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It Was the Best of Photos, It Was the Worst of Photos

Not every photo you take will come out the way you want it to. Or at least not all of mine do. So what do you do with the bad ones?

In days of yore when cameras shot film, there was a great rule of thumb coined by Canadian photographer Freeman Patterson that "36 satisfactory exposures on a roll means a photographer is not trying anything new." I still like that quote, even if the reference to film is now somewhat dated. Photography is a creative art. To grow as a photography, you need to be pushing yourself to improve, to go beyond your boundaries. But the only way to know where those boundaries are is to occasionally try and fail. If you never fail, you are clearly remaining within your comfortable zone. Only by pushing up against your boundaries and running into new problems will you find out where those boundaries are. There are two sides to a boundary, and occasionally you are sure to land on the far side if you try hard enough. If at first you don't succeed, try, try again. Sooner or later, you will master each new problem situation, and that boundary will be pushed further out.

But in the process, you will end up with both good and bad photos. The natural impulse with regard to the bad ones is to delete them, keeping the good ones and getting rid of the bad. Some photographers do this on the spot, reviewing images on the camera back LCD. For each, they judge them to determine which are keepers. Those that fail to make the grade get deleted right then and there to make room on the memory card for more attempts. Other photographers perform a similar culling once they get back to their computer since this affords them the twin benefits of color management and a larger display.

Regardless of when and how they get deleted though, the general consensus is that these failed attempts should be deleted since they have no value. Keeping them would result from sheer sentimentality when ruthless objectivity is called for. But to me, there is value in those bad images. Each of those failed attempts holds within it a lesson. Why did it not turn out as you'd hoped? The definition of insanity is doing the same thing over and over again and expecting different results. Not everyone agrees on who first said this, but it's generally credited to Albert Einstein. Never mind the source, but the sentiment is relevant to our present discussion. Those who cannot learn from history are doomed to repeat it. This is paraphrased from George Santayana, although perhaps the most famous version is credited to Winston Churchill: "Those who do not learn history are doomed to repeat it."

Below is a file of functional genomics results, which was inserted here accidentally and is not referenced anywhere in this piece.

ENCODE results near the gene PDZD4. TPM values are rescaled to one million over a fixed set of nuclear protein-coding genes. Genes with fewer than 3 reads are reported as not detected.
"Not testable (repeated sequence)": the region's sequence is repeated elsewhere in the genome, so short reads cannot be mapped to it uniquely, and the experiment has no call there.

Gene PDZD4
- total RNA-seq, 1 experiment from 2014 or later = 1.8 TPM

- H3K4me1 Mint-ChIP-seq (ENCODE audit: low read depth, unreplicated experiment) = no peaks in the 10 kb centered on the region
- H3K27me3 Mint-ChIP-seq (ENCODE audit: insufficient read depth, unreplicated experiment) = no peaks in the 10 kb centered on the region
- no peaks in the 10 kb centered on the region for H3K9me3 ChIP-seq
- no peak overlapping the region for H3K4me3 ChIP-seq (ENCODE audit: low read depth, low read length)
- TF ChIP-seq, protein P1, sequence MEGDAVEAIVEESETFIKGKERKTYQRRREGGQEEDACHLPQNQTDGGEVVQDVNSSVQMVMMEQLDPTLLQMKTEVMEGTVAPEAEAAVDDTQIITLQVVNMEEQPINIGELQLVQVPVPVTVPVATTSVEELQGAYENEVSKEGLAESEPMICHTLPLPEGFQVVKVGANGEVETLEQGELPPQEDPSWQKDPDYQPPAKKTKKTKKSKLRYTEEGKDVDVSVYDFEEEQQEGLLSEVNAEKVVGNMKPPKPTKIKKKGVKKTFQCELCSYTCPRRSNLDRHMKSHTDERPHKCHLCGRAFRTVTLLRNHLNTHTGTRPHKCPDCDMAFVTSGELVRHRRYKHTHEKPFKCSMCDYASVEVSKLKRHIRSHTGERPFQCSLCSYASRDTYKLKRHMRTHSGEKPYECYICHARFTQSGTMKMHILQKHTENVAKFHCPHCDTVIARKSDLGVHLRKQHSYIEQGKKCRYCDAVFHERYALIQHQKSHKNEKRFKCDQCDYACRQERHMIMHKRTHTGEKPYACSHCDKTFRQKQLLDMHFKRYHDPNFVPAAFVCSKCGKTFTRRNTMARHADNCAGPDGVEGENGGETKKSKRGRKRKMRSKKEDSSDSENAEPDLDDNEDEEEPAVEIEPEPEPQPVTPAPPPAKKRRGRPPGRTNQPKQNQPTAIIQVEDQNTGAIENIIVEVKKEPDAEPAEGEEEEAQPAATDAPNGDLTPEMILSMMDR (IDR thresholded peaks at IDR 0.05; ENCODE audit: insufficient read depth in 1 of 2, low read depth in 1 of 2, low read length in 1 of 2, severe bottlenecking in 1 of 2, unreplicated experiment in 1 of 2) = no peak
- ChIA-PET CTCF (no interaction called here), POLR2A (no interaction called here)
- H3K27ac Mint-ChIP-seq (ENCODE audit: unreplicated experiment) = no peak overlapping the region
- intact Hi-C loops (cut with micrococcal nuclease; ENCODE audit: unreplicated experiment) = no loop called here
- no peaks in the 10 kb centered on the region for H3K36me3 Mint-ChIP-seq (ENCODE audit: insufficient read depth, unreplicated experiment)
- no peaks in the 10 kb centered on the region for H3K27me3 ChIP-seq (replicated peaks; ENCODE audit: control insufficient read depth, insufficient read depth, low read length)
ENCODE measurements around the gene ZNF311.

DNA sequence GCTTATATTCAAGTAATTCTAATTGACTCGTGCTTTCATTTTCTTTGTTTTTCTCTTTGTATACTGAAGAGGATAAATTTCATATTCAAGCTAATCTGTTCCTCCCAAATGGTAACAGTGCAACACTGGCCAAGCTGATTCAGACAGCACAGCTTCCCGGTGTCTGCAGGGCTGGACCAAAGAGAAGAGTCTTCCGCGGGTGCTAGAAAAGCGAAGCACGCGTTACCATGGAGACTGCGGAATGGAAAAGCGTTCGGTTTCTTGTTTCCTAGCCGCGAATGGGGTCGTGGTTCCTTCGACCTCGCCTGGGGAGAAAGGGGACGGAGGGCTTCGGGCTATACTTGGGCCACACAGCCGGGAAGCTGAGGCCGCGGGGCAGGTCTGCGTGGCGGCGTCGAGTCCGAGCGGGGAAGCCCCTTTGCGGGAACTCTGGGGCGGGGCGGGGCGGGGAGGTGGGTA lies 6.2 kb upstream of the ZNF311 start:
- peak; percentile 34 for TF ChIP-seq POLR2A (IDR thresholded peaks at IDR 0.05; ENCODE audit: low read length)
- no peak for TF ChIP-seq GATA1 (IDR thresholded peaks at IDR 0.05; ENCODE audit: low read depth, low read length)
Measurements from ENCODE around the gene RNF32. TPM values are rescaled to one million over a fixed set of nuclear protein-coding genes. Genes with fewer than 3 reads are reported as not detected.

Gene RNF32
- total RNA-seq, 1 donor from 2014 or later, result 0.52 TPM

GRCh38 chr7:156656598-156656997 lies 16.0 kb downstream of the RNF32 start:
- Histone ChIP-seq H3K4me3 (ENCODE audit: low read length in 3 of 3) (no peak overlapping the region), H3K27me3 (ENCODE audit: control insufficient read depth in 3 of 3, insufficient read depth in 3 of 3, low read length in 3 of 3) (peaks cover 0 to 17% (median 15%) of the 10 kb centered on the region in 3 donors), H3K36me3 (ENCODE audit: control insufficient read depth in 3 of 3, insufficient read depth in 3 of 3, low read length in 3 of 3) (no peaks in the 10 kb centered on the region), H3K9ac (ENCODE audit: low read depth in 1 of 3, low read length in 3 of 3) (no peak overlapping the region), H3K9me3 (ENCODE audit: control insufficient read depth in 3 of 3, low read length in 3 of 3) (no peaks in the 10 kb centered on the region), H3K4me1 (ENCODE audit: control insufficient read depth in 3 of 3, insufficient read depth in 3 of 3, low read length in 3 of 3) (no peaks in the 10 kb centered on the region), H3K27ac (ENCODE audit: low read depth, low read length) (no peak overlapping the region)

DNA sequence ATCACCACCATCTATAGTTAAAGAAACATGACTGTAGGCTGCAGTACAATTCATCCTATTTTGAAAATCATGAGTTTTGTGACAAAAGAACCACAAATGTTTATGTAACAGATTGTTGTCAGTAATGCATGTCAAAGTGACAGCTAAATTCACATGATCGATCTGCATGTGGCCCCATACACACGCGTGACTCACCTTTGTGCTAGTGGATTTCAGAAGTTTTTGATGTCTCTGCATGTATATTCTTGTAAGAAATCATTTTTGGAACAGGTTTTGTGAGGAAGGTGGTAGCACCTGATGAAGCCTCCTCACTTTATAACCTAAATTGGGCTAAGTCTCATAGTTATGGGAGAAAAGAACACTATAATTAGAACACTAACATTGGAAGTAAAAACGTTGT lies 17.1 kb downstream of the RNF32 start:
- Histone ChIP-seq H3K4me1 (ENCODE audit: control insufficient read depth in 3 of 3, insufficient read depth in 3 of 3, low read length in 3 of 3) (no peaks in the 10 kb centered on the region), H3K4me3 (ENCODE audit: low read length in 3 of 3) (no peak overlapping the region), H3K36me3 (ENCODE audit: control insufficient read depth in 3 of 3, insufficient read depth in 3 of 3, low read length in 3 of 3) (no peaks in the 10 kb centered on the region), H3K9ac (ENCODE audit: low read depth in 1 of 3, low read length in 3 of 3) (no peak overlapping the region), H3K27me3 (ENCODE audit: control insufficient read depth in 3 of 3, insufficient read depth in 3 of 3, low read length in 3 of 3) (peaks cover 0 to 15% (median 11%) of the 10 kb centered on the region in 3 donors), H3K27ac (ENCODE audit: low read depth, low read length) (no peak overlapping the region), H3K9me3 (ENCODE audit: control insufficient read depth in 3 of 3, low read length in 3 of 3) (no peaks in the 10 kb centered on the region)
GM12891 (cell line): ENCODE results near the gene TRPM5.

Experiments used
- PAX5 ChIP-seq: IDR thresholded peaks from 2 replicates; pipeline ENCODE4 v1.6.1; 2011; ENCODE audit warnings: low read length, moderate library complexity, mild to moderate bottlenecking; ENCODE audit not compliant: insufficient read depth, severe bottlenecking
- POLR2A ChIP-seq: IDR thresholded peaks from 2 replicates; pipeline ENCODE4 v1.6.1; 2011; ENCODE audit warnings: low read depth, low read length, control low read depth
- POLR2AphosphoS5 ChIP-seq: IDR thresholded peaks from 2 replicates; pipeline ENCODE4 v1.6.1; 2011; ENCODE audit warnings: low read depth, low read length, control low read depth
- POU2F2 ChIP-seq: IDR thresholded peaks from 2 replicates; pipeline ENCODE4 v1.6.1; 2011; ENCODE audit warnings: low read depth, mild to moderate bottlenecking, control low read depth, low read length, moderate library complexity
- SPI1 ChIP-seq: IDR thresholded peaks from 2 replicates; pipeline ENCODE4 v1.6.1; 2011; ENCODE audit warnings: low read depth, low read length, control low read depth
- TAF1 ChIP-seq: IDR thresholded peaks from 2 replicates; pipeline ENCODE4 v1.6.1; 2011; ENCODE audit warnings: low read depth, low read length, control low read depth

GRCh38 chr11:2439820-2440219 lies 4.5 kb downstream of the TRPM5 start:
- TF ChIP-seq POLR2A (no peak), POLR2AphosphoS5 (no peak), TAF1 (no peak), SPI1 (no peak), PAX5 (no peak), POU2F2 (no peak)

The point is, it's important to understand what went wrong with your failed photo efforts. Perhaps it was something simple, like forgetting to take the lens cap off. It does happen. But more than likely the problem will be less obvious. An image may be grossly underexposed, but why? Maybe composition just didn't work. In your mind's eye, it should have been glorious, but the results simply didn't measure up. It isn't easy fitting your impressions of the world around you through a camera aperture and doing justice to it once projected onto a flat CCD sensor. Perhaps it was something seemingly beyond your control such as a gust of wind at just the wrong moment. There could be more than one reason.

Maybe there was something you could have done to up your odds of getting what you want. A faster shutter speed can freeze motion even in a breeze. A different shooting position to refactor your composition. A higher ISO to improve exposure without having to alter either aperture or shutter speed. Each case will no doubt be different, so you'll have to study each failed image to find out.

When I first started trying my hand at photography, I had quite a few failures. Especially back when we all shot film, this was pretty much the norm for new shooters. I can remember waiting a week or more to get back the box of developed slides made from each roll of film I had shot. Sometimes the results pleased me, but it was not uncommon to go through a box of slides and find that every one of them suffered from exactly the same problem. Clearly, I had done something wrong when shooting them, but what? I tried keeping a notebook with details on each shot as I took it, but that proved cumbersome in the extreme. I usually ended up sacrificing the note taking in order to free up my hands and my attention for more shooting, only to later wish I had those notes once I got back my next installment of hit of miss slides. I tried using a tiny tape recorder since I could at least use it with just one hand rather than both. This proved an improvement over pen and paper when I was out in the middle of the woods, but the first time I found myself shooting in a public place I found that this too had a flaw. There's nothing that makes one feel more awkward than talking into your hand like a secret agent with those not in the know looking on.

Today, digital cameras make it easy to know what setting were used. They're recorded directly into the metadata for each image. But are you looking at it? Are you learning from it?

For some years now, I've kept all my rejects. Yes, I cull them into a separate bucket, but I keep them. I've found value in reviewing them from time to time to see what else I can learn from them. This isn't a one-time affair before deleting them. I've found there are new lessons to be learned each time I go through an old batch. Sometimes, I may finally realize what went wrong. Sometimes, I find a germ of a totally new idea hidden in a series of bad images.

Some of your worst photos may prove to be the source of some of your most helpful lessons if you are open to letting them.

Date posted: March 5, 2017


Copyright © 2017 Bob Johnson, Earthbound Light - all rights reserved.
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